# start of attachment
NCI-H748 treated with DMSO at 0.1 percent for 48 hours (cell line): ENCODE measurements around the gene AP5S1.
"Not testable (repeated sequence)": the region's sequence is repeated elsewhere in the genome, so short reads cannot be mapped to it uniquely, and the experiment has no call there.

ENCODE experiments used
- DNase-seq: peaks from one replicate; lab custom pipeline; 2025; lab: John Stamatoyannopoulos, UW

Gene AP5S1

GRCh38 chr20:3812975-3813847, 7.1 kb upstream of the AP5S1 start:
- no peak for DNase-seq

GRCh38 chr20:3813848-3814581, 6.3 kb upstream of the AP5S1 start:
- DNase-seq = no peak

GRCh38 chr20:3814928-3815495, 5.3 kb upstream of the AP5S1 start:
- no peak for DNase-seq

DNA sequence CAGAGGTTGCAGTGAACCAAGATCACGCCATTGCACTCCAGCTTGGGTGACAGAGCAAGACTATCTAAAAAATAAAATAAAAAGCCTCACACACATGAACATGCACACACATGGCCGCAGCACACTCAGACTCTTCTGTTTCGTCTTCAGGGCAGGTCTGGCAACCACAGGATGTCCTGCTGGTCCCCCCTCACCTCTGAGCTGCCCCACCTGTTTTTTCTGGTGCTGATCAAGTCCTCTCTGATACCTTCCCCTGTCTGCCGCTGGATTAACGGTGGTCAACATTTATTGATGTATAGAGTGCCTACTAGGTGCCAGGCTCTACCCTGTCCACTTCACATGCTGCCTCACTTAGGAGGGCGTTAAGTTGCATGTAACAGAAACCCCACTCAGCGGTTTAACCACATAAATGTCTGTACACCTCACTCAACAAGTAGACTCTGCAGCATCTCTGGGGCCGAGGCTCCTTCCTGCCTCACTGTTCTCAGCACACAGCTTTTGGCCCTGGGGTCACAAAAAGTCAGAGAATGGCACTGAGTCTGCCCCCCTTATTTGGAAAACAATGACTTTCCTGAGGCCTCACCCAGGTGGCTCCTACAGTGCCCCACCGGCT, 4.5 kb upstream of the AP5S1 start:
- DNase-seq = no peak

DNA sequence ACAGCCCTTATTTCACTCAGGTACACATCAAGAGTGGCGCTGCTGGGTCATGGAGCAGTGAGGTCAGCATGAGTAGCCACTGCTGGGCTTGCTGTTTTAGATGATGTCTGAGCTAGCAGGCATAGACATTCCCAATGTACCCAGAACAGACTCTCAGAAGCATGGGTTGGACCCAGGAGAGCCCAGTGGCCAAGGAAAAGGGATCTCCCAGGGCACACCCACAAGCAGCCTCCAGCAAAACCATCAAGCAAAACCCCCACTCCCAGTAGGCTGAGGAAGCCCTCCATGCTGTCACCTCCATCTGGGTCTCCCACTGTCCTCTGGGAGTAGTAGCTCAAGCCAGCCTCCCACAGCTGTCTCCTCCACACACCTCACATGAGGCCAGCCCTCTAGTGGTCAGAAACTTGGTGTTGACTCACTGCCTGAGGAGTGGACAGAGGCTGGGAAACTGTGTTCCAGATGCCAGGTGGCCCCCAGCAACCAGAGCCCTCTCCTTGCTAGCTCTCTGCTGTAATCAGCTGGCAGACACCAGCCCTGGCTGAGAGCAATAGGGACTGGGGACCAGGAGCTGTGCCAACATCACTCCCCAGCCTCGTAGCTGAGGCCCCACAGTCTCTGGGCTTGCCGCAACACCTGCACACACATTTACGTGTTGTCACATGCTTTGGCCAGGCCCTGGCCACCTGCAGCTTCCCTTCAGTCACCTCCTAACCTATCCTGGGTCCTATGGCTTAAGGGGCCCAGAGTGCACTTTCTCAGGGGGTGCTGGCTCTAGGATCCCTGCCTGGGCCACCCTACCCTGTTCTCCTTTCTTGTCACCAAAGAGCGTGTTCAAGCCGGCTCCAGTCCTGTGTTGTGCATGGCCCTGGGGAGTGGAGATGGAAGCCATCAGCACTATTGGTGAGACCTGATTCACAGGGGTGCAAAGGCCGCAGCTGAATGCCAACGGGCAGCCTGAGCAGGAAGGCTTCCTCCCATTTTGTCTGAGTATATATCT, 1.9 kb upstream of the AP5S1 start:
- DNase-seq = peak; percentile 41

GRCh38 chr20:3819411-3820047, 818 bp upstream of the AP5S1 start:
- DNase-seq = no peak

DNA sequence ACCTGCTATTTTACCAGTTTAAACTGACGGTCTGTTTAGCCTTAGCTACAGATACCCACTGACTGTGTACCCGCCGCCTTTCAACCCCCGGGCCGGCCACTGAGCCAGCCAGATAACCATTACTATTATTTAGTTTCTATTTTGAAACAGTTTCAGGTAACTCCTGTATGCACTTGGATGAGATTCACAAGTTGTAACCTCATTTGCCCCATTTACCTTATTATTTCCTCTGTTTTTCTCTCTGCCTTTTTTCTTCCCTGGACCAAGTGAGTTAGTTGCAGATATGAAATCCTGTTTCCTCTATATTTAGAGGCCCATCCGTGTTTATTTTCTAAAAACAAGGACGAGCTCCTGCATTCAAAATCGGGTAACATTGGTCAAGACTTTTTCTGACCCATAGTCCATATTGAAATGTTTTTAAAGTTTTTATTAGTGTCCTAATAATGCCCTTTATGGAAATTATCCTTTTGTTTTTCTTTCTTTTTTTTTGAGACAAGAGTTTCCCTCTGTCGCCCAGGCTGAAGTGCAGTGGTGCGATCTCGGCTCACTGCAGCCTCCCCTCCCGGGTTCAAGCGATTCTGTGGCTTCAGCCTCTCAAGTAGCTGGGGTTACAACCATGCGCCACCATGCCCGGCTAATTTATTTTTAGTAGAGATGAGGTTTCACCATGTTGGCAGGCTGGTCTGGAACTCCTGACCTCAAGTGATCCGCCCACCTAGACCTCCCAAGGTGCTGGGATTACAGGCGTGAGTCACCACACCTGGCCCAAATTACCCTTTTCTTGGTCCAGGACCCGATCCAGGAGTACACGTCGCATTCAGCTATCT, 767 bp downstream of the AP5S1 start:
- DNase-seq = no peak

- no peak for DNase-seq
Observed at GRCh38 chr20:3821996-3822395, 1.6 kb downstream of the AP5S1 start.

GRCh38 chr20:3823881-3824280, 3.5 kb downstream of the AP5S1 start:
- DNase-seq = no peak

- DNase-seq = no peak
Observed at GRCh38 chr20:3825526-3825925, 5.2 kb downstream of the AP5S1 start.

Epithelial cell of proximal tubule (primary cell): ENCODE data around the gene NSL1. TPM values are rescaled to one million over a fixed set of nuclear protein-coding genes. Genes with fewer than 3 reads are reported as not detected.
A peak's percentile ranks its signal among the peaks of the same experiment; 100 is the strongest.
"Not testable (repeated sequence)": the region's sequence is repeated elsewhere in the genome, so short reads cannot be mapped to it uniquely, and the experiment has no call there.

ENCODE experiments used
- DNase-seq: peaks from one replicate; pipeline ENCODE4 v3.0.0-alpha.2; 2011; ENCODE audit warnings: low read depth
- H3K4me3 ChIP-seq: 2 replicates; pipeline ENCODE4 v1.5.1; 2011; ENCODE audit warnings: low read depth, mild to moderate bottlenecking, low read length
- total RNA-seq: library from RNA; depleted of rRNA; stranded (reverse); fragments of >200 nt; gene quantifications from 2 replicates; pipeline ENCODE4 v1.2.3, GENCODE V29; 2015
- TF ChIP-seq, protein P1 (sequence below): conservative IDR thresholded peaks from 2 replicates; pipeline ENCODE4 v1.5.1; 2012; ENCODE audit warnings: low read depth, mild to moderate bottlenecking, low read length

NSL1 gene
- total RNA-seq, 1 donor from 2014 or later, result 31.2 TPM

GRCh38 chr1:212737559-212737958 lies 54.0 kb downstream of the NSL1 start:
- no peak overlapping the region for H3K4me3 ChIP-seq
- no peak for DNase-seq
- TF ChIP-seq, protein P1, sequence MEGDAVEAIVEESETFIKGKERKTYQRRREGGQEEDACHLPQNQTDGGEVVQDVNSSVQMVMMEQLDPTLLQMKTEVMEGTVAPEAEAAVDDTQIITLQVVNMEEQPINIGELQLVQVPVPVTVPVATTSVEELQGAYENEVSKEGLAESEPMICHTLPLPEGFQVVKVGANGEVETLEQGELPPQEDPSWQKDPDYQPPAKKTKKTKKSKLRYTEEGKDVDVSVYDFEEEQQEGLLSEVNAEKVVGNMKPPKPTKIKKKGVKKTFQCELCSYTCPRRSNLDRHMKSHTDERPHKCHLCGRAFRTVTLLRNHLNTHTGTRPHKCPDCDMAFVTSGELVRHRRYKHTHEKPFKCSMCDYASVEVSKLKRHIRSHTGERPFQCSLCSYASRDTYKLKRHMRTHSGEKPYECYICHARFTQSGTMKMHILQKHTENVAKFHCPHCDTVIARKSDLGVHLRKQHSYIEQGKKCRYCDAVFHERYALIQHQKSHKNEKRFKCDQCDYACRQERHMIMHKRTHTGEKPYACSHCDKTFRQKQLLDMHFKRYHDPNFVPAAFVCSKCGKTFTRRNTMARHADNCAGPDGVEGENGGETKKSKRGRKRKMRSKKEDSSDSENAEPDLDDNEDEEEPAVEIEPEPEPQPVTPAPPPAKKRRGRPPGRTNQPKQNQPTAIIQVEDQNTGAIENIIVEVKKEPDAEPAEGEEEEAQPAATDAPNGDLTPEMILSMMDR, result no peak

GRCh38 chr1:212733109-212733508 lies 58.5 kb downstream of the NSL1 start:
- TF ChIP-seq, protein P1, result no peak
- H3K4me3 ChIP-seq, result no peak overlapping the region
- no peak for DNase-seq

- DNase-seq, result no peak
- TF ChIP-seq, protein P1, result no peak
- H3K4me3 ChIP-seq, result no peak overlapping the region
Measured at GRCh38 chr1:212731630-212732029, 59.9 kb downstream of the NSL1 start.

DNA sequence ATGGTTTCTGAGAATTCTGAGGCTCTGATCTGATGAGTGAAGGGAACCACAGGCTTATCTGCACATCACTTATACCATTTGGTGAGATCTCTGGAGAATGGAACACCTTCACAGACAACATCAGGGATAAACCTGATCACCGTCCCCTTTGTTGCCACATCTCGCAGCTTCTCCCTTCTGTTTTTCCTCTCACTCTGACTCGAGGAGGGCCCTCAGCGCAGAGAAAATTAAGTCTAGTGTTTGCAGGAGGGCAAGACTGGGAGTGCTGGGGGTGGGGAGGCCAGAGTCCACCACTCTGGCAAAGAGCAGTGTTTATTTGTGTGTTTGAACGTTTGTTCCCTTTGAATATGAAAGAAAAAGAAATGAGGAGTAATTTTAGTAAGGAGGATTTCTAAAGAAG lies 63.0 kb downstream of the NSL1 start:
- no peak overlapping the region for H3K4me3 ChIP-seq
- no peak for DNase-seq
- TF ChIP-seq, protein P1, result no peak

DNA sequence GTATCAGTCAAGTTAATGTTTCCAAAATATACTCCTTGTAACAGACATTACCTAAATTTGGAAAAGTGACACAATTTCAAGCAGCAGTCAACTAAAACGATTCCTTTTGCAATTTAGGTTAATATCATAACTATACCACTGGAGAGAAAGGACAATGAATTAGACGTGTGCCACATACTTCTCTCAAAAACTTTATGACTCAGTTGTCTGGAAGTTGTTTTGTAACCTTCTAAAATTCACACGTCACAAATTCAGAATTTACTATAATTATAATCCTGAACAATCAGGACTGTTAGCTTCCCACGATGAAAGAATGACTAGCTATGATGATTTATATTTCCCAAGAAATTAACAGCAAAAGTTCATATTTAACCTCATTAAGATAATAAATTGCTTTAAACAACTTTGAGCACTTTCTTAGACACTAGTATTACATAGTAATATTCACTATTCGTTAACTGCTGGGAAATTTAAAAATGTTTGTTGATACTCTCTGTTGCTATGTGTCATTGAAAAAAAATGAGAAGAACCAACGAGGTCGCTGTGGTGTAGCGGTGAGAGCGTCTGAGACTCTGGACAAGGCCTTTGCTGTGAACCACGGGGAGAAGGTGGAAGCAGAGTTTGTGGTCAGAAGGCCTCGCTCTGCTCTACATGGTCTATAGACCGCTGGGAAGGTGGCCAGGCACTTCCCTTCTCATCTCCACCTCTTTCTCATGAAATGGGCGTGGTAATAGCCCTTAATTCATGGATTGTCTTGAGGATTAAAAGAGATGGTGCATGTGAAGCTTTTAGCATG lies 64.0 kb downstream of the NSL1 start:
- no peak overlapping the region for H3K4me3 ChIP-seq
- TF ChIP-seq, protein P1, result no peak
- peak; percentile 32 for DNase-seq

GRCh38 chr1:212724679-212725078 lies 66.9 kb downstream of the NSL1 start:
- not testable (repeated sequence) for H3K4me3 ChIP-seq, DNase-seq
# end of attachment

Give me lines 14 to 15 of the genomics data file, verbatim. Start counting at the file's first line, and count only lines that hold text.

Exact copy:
DNA sequence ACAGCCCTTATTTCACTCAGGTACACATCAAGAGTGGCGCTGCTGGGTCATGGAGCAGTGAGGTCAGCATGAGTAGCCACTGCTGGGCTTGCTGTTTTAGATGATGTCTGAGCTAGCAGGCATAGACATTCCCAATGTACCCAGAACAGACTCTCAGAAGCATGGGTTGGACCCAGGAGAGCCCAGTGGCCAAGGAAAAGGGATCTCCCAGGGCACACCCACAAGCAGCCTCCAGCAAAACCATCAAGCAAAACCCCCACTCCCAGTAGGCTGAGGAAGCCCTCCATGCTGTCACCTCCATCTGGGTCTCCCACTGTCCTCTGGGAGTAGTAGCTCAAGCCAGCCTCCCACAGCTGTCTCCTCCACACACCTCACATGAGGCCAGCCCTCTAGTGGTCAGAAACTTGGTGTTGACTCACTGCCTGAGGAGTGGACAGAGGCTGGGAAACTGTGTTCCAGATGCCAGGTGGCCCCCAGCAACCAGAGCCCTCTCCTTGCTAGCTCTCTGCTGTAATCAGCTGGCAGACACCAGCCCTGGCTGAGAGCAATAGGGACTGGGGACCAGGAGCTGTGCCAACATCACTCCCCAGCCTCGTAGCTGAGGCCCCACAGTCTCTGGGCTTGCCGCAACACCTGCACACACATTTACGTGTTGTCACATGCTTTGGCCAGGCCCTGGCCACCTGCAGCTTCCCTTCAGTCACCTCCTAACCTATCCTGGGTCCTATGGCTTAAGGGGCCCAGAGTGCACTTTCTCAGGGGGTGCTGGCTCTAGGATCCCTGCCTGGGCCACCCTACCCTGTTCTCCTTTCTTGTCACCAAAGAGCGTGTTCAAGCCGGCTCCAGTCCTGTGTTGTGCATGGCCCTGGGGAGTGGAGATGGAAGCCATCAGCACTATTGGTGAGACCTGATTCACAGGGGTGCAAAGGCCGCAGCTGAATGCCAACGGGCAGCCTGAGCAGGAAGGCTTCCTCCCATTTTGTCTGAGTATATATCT, 1.9 kb upstream of the AP5S1 start:
- DNase-seq = peak; percentile 41